Friday, 23 November 2012

Lingua Indica??

The most endearing fallout of the publishing of my infamous ` Open Letter to General Kayani’ in the Pakistani press, was that it put me in touch with a lot of Pakistani journalists and writers, some of whom I am now privileged to call as friends. One of them, the delightful Mohammed Hanif (author of the must read ` A Case of Exploding Mangoes’ and `Our lady of Alice Bhatti’) has written a beautiful piece on mother tongues et al on Wordpress..

It got me thinking. I can read and write fluently in English and Hindi, and with a fair bit of labour in Urdu, Punjabi and Marathi. Being the youngest child in the family, with a mother who was asthmatic, and a father in his forties, I was brought up mostly by my sisters who were teenagers and studying at St Anne’s, or the maid Mathu Bai. So the first languages I was exposed to were my sisters ` Convent English’ and, to a lesser extent, my parents Punjabi and Mathu Bai’s Marathi. 

At St Vincent’s, it was much as Hanif describes urban Pakistan - the complete inability to read or write in your mother tongue was a prerequisite for upward mobility. Marathi was frowned upon, and the Hindi we occasionally spoke was typical ` Bambaiya’ – the aayela, gayela variety.

We carried this elitist attitude into Fergusson College, where we, the ` English medium’ types, happened to be in a minority. We walked around with our noses high in the air, and frowned upon the vernacular second class citizenry. This lasted for all of two to three weeks, till we realised what an excellent lot the other guys were, and how much we had in common. There’s nothing like romancing a true blue `Marathi mulgi’ behind the Geology lab to really integrate yourself into the mainstream!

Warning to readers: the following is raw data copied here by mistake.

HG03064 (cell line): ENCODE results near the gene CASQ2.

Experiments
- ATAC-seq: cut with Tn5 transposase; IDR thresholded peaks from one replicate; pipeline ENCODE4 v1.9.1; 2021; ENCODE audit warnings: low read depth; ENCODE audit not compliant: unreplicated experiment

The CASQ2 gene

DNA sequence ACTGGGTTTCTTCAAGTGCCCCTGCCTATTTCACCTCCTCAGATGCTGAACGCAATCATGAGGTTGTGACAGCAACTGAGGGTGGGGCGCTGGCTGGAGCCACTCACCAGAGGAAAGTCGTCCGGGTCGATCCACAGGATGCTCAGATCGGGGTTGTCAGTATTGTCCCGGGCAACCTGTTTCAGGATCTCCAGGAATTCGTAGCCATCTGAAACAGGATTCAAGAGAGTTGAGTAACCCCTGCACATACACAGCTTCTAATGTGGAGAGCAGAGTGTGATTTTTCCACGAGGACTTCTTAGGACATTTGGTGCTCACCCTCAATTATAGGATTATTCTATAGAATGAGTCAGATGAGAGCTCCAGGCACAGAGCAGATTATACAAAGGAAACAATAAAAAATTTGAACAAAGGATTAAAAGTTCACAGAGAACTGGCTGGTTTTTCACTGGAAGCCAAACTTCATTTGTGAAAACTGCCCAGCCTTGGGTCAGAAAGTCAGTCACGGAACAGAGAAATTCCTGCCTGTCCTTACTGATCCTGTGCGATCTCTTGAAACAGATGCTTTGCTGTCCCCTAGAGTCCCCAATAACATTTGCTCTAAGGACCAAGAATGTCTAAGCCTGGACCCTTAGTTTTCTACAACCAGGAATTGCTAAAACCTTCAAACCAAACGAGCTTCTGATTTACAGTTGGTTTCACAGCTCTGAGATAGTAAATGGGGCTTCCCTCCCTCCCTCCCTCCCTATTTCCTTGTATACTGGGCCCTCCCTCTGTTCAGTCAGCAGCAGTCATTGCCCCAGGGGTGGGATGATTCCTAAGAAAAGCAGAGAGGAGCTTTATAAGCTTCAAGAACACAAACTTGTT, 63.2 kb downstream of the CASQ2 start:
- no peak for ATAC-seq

In the Army, Punjabi is the lingua fanca, and even pucca Southies like course mate Kelly Vishwanath learn to speak it fluently.

At Tezpur, I was once castigated for the terrible food at a Mess party (I was the food member). The CO, Col Jaswant Singh, as rustic a sardar as ever donned the olive greens (a true GEM of a human being), roundly denounced the koftas as having tasted like `bademey’!  His BP shot up a further few notches when he saw I had no clue what the word meant. Much later, when I narrated the incident to my father, he castigated me in his own turn "Tainu bademey nahin pata??" Apparently, the term refers to the seeds/kernels of cotton plants, which are fed to cattle in rural Punjab. 

To my lasting dismay, I have always been branded an outcast by both the core groups that I belong to. While my fellow Maharashtrians brand me a ` Punju’, my Punjabi brethren have always dismissed me as a `Mhratta’.  

As only the great Allama Iqbal could have put it..

Zaahid-e-tang nazar ne mujhe kaafir jana
Aur kaafir yeh samajhta hai musalman hun main


  1. Harish a very well written article, I enjoyed it very much.

    It also put me in a bit of fix as to what was bademey.

    Now I get it when I read your dads words aloud in Punjabi. it is VADE-N-WAIN (cotton seeds which are left out after cotton is peeled off) which are of no further use for human beings.

    वडेवें - refered to useless stuff

  2. Being born and raised in Bombay, I completely identify with you. Being with a Punjabi for 40yrs has improved my Hindi and given me a smattering of Punjabi as well. However 'thet' words like 'bademey' remain beyond my ken.

  3. Where can I read your letter to General Kayani?